Securities Regulation in Low-Tier Listing Venues: The Rise of the Alternative Investment Market

By Mendoza, Jose Miguel | Fordham Journal of Corporate & Financial Law, March 1, 2008 | Go to article overview
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Securities Regulation in Low-Tier Listing Venues: The Rise of the Alternative Investment Market


Mendoza, Jose Miguel, Fordham Journal of Corporate & Financial Law


I. INTRODUCTION

In recent years, participants in the world's capital markets witnessed a shift in the tide of international listings. As the U.S. financial market rapidly loses its standing as the center of the global economy, other countries eagerly rise to challenge its dominance. In the aftermath of the Enron collapse and the "dot com" bubble burst, investors and other market participants are turning away from the regulatory burden imposed by the rigorous U.S. securities framework. While some favor delisting,1 others seek jurisdictions with less stringent regulation in which the costs of being a public company are comparatively lower.2 By reducing the cost of listing and remaining listed, this trend allows systems that feature lighter levels of regulation and specialized market segments to thrive. These events might well be considered symptoms of global regulatory competition among securities regulators and stock exchanges.3

The worldwide growth of competing trading fora and a stirring movement for reform in the U.S. have given new life to an old debate concerning the proper degree of regulatory stringency for financial markets. Ascertaining the level of securities regulation that will prove most effective in increasing overall social welfare is not an easy task. A straightforward cost-benefit examination might be insufficient to solve this problem, since it is difficult to quantify the economic effects of securities regulation.4 In any case, an optimal securities framework should strike a balance between investor protection and compliance costs for listed companies.5 The tension lies in introducing proper measures to attain such a balance, while still allowing for the development of a deep and liquid capital market. For instance, even if prophylactic regulation boosts investor confidence in the market, thereby enhancing liquidity, such rules can increase the costs of equity issuances beyond reasonable boundaries.6 This situation could induce public companies to de-list or to seek alternative listing venues.7 Yet, lighter levels of regulation could lead to market failures, eroding investor confidence to a point in which liquidity is constrained and a crash ensues.8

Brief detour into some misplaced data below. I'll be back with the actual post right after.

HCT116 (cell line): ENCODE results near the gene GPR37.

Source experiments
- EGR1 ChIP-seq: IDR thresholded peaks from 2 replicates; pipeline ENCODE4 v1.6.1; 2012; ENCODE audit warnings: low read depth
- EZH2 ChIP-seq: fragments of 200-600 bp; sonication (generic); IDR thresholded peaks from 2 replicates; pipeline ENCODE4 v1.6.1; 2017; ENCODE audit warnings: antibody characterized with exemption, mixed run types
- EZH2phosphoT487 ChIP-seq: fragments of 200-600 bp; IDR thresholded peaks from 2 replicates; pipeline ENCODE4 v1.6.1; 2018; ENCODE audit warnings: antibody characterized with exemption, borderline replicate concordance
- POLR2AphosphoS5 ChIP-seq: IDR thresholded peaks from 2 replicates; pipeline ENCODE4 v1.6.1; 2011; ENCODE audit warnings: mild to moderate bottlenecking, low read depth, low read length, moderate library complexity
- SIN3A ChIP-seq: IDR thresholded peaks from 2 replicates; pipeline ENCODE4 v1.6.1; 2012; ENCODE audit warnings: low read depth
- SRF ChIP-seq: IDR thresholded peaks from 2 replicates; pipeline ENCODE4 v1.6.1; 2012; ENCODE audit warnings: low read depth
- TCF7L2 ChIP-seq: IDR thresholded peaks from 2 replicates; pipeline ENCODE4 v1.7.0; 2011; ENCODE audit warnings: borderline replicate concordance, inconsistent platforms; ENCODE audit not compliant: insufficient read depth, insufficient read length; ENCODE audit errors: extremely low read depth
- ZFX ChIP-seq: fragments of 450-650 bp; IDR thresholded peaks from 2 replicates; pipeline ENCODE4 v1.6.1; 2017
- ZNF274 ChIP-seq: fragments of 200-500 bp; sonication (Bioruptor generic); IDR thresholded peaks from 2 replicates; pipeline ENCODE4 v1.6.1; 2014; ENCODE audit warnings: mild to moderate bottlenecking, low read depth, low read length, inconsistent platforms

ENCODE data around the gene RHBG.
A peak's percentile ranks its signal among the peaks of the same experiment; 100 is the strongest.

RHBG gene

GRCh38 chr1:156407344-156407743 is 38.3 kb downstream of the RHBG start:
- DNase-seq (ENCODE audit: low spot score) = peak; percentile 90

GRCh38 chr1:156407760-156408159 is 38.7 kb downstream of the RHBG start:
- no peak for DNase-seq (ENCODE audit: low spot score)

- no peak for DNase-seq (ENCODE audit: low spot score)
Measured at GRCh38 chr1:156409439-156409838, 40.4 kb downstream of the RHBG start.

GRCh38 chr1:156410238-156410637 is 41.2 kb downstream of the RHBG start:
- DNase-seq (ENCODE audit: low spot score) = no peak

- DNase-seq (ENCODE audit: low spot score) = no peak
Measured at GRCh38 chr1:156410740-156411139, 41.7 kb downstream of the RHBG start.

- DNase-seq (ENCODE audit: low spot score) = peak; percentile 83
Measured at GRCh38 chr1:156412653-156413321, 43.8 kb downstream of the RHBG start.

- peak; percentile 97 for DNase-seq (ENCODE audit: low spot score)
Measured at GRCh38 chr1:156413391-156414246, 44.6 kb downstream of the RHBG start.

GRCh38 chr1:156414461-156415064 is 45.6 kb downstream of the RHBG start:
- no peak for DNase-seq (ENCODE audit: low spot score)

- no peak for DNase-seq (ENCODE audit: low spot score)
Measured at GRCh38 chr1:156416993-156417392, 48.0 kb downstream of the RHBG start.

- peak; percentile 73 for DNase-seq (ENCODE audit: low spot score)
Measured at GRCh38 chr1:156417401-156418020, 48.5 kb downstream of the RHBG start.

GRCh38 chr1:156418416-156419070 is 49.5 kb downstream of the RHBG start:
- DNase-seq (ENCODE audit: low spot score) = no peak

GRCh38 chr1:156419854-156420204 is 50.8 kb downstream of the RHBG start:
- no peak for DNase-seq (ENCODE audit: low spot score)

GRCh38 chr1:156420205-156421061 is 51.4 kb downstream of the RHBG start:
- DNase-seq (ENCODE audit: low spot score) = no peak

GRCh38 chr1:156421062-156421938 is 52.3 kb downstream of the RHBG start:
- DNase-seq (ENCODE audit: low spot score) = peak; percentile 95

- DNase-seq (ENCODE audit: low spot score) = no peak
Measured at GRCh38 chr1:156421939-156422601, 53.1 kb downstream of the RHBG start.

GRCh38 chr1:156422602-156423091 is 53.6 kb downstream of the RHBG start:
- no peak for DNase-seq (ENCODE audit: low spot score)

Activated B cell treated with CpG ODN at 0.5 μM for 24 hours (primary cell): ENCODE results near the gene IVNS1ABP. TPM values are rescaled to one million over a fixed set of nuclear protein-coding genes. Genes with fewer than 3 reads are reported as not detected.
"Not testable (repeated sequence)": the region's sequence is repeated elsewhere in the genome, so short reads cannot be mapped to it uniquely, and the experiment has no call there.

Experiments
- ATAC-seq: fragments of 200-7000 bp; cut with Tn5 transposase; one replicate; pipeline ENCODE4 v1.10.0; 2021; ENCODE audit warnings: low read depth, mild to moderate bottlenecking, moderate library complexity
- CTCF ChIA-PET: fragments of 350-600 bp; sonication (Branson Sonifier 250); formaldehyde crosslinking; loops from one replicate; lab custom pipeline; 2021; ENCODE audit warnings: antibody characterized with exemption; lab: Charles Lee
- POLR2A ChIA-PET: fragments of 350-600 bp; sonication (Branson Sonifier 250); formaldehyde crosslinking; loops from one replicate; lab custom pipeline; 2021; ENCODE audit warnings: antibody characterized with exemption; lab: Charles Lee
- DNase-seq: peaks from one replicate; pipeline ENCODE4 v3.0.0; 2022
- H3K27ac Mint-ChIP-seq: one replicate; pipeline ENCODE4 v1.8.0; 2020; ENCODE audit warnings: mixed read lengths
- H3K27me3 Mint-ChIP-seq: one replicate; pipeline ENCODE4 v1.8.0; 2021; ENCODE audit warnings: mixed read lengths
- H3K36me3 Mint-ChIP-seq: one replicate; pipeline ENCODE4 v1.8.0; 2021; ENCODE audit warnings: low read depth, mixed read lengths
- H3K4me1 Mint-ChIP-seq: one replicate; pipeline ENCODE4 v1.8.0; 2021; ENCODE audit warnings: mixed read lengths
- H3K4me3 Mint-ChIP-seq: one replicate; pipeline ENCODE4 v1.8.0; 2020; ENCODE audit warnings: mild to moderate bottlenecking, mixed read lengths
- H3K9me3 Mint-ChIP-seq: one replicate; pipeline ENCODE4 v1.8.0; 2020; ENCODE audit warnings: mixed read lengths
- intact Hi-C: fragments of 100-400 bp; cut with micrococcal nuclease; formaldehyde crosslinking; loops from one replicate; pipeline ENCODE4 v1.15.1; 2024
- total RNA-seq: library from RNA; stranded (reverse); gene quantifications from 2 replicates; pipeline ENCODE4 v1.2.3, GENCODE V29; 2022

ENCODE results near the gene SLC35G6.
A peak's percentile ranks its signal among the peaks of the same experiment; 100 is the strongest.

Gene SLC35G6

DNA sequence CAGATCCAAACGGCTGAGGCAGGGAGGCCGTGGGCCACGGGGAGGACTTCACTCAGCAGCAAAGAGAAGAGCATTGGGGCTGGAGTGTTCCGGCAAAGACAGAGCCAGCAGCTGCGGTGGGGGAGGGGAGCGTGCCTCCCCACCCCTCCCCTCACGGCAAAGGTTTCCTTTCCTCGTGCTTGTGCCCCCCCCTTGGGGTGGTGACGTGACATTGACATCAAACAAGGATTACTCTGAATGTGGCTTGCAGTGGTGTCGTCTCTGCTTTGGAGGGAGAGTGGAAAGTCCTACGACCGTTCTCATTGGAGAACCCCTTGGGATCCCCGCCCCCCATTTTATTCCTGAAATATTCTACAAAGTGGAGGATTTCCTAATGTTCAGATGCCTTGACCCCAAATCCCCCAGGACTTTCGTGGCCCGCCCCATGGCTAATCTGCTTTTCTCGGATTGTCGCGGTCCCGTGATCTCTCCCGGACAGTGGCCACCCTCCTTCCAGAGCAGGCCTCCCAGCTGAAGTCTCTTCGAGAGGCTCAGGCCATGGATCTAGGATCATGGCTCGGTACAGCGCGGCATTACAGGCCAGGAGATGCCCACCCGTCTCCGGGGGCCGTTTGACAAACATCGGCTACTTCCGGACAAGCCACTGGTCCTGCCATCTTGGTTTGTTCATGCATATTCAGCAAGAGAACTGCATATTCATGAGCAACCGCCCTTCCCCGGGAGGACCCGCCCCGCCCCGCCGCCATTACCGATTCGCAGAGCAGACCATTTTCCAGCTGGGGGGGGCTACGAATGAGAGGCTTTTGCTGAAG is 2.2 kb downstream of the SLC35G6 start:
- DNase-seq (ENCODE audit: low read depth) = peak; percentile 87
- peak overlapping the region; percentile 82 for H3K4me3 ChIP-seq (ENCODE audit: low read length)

Two moments in U.S. capital market history provide further insight. The 2002 Sarbanes-Oxley Act9 ("SOX") is often criticized for increasing listing costs in the U.S.10 SOX was merely the product of a legislative reaction following a market crash, however, which brings to mind the response to the 1929 collapse that prompted the U.S. Congress to pass the Securities Act of 1933(11) and the Securities Exchange Act of 1934.12 Although the 1930's measures and minor subsequent amendments significantly raised listing costs, they created a framework in which the U.S. market flourished for several decades.13 Scholars argue that despite its higher costs, SOX's dissuasive effect on fraudulent behavior will generate net long-term benefits.14 Moreover, well-known regulatory figures, like former Securities and Exchange Commission ("SEC") chairman Arthur Levitt, call for the implementation of still stronger measures in the United States.15

Nevertheless, proponents of a lighter approach to securities regulation abound in the U.S. and abroad.16 As companies flee from the burden of U.S. regulation, policy-makers and scholars argue for an alleviation of local regulatory requirements for listed companies. The Report of the Committee on Capital Market Regulation (informally dubbed the "Paulson Report," after U.S. Treasury Secretary Henry Paulson) set the tone for reform by pointing out the erosive effect of regulatory intensity on U.S. dominance and competitiveness.17 The publication of the Paulson Report was followed by a study conducted by the Commission on the Regulation of U.S. Capital Markets in the 21st Century.18 The argument of this more recent report hinges on a comprehensive overhaul of the U.S. securities framework, focusing on the federal government's regulatory approach to financial markets and the SEC's powers regarding SOX.

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